Popular Culture Review Vol. 24, No. 2, Summer 2013 - Page 99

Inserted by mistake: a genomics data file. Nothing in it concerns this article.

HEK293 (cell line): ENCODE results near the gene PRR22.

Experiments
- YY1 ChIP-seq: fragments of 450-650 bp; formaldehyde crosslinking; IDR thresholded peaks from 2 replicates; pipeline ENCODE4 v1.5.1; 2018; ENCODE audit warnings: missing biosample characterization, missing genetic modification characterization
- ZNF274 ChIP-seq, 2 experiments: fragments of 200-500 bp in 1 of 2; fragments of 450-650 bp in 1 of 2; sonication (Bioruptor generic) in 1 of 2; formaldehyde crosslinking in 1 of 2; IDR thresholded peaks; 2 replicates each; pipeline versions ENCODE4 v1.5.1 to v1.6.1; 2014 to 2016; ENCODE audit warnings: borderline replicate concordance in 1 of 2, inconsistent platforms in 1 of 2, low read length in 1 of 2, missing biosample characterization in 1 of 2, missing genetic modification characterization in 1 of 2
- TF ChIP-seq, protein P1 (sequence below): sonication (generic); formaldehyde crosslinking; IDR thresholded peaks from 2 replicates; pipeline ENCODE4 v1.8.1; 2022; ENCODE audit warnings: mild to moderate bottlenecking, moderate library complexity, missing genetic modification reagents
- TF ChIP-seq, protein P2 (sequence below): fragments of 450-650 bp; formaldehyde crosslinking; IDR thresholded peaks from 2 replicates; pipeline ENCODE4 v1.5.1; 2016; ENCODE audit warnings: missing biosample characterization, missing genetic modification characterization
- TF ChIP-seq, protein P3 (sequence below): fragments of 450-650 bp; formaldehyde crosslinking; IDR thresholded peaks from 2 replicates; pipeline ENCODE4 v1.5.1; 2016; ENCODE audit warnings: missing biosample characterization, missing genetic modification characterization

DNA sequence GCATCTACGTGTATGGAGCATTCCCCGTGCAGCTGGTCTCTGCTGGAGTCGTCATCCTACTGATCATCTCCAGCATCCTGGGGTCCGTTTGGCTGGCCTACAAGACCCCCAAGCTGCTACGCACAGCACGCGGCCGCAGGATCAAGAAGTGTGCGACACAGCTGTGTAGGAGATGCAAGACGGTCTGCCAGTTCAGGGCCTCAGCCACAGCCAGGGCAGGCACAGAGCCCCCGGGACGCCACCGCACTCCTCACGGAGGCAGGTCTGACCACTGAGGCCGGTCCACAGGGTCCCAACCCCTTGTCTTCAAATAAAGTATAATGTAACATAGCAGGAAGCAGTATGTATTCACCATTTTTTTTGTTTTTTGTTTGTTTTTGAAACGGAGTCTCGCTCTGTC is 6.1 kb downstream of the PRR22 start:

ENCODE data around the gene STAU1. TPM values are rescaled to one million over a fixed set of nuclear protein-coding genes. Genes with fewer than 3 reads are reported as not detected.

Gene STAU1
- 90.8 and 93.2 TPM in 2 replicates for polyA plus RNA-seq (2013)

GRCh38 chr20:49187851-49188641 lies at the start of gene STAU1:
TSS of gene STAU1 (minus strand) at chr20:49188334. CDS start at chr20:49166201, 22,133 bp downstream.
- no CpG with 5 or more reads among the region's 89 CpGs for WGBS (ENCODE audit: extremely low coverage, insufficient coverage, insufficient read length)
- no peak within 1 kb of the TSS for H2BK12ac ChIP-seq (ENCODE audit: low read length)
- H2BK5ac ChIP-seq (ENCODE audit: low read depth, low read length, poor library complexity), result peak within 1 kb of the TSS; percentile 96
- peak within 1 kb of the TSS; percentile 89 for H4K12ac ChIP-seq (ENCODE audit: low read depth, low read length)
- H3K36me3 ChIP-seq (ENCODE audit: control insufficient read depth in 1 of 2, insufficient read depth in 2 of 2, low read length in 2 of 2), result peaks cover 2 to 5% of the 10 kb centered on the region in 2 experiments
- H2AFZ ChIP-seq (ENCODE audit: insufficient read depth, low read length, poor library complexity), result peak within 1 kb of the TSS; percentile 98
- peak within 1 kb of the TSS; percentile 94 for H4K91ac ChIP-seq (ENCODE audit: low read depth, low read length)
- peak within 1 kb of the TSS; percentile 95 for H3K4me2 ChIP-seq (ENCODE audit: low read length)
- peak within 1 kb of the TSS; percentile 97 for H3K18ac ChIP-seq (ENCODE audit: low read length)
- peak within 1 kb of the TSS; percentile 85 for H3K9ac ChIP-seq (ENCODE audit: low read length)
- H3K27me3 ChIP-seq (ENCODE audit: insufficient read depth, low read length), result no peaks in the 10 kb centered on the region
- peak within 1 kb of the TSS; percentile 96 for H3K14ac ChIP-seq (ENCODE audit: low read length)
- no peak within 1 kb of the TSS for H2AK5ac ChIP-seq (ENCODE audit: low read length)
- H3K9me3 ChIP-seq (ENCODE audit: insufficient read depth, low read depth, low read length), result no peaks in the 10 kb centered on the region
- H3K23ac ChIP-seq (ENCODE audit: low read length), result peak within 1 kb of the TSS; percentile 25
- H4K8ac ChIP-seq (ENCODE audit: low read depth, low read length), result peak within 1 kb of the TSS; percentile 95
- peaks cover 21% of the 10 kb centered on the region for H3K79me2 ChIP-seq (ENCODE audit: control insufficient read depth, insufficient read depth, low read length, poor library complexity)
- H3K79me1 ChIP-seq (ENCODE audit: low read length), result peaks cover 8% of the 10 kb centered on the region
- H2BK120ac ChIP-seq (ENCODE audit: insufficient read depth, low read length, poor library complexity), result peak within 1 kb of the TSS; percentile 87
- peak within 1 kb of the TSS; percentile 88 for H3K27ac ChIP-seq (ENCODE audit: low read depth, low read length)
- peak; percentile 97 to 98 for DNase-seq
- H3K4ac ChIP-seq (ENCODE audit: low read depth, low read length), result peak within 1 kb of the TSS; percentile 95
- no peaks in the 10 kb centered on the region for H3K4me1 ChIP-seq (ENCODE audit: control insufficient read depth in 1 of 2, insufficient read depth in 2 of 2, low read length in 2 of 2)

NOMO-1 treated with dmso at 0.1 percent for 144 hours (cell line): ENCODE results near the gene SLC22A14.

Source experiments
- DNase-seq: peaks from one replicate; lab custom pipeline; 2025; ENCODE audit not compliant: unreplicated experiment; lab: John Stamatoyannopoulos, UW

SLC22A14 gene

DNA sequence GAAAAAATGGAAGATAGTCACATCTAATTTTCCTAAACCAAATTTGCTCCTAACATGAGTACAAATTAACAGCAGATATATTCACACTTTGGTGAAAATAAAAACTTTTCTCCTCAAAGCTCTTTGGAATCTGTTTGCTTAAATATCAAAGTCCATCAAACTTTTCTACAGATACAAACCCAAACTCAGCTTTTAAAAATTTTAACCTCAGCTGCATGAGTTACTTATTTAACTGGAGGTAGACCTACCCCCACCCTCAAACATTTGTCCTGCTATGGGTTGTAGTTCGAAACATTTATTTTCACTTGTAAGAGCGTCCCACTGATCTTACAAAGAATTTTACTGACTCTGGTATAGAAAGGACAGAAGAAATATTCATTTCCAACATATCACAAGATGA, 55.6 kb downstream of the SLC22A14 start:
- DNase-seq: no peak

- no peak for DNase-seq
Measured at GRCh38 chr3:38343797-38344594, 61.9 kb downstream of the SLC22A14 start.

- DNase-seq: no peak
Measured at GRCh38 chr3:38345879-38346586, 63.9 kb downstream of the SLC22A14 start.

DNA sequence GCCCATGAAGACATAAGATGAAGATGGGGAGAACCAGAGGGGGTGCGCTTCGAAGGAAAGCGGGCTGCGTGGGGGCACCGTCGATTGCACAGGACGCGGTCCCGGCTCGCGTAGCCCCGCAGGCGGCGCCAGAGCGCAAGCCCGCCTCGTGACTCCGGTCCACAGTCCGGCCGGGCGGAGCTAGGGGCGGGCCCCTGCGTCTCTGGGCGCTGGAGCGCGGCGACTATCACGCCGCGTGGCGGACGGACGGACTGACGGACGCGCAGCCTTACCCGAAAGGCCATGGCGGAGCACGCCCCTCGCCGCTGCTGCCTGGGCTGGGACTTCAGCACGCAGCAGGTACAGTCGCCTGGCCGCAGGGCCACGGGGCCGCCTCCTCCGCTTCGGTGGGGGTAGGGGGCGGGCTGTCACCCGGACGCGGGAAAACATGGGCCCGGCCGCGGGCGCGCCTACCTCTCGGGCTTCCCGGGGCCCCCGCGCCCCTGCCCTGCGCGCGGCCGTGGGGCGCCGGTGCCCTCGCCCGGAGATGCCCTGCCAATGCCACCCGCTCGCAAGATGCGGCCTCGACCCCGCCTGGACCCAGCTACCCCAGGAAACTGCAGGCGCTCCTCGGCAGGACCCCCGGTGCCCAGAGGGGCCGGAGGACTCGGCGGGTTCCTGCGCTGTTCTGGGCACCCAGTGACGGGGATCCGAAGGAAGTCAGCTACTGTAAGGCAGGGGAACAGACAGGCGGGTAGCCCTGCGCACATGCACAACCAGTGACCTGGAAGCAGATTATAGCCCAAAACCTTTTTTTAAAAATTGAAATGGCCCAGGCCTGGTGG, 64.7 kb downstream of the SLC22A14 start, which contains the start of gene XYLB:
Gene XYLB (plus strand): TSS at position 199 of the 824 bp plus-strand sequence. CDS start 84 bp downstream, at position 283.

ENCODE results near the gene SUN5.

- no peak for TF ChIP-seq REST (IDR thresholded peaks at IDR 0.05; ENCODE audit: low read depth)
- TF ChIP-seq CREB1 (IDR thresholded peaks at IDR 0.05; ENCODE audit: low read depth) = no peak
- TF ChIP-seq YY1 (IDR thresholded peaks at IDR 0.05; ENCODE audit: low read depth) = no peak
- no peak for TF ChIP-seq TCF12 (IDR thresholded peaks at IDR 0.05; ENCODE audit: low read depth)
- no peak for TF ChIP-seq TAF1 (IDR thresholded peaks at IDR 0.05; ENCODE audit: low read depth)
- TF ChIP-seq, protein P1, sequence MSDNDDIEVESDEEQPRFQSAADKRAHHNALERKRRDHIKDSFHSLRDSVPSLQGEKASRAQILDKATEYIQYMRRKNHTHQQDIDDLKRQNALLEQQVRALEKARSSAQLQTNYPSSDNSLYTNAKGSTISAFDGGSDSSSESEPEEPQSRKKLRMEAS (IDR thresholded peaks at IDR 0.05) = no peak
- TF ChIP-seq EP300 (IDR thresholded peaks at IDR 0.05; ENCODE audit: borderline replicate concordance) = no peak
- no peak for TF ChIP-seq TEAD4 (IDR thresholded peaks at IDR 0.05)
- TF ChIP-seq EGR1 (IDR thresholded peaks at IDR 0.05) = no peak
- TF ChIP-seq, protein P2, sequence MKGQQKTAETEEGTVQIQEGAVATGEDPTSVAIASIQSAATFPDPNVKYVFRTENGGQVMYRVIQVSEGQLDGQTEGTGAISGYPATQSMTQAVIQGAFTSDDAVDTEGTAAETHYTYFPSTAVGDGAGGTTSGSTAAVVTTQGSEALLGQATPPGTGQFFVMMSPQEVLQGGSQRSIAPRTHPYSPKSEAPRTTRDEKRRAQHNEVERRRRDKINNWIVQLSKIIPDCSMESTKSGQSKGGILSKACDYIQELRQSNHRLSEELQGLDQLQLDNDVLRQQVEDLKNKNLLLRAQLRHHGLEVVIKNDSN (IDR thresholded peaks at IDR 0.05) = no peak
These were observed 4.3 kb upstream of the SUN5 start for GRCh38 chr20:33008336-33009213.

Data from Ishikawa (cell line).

Mary Pickford: The Little Girl 95 If time seemed to define Pickford off-screen, it played an even more important role in her on-screen image. Pickford tum ed back time by playing the child, and in order to do so skillfully and convincingly, she had to act and appear the part. Physically, she had the right look. Biographer Eileen W hitfield paints her as one “whose face seemed to move from round good humor to unsettling beauty. Her hazel eyes held a melancholy sweetness. Her bones were fine, her build small. Her back fairly dripped with springing curls. She stood up proudly on size-five shoes; the longest finger on her hand was two and a half inches. Yet she spoke with the aim o f a torpedo” (Whitfield 75). Pickford intemalized a child’s movements, once revealing her process to Vogue magazine: “relax the brow and comers o f the mouth, point toes inward, loosen legs” (W hitfield 154). In the role o f Gwen in Poor Little Rieh Girl, Pickford embraces childlike movements as she pulls back and slams on the brakes while holding an adult’s hand as she goes down the stairs, clutches her teddy bear by its leg, skips flat-footed, and dances dreamily as though there is nothing eise in the world to occupy her mind (W hitfield 154). She changes emotions on a dime, going ffom tears to anger to boredom to joy, just like a child whose unbridled feelings know no restraint (Whitfield 155). Pickford attributes her ability to her own lost childhood as she worked to Support her family. “That phase o f my life,” she recalled, “was unlived”; [my childhood] was “walled up inside o f me . . . I had to express it” (Whitfield 154-155). Pickford radiated energy, spunk, and tendemess, drawing people to her and enabling them to relive their own childhoods or see in her their own children or grandchildren. Pickford realized that her most loyal fans loved her child roles best so she continued to play them, developing new ways o f appearing youthful. To appear smaller, she offen acted with tall co-stars and large props, such as fumiture fashioned two-thirds larger than normal (Whitfield 155). She even pioneered new ways o f stopping the effects of time on her face. One moming while putting on her makeup Pickford saw that when one o f her mirrors caught the moming sunlight, its reflection on her face made her look much younger, and she convinced her Poor Little Rieh Girl director, Maurice Toumeuer, to experiment (Beauchamp 67). Toumeuer balked at first, until Pickford persuaded him to “Take my close-up as you usually do, then would you get me a little spot, and put it on a soapbox or something, and direct it at my face? Then you can see it in the darkroom and choose” (Beauchamp 68). Toumeuer saw that Pickford was right, and the baby-spot technique became a mainstay in Poor Little Rieh Girl and all her films that followed. Charles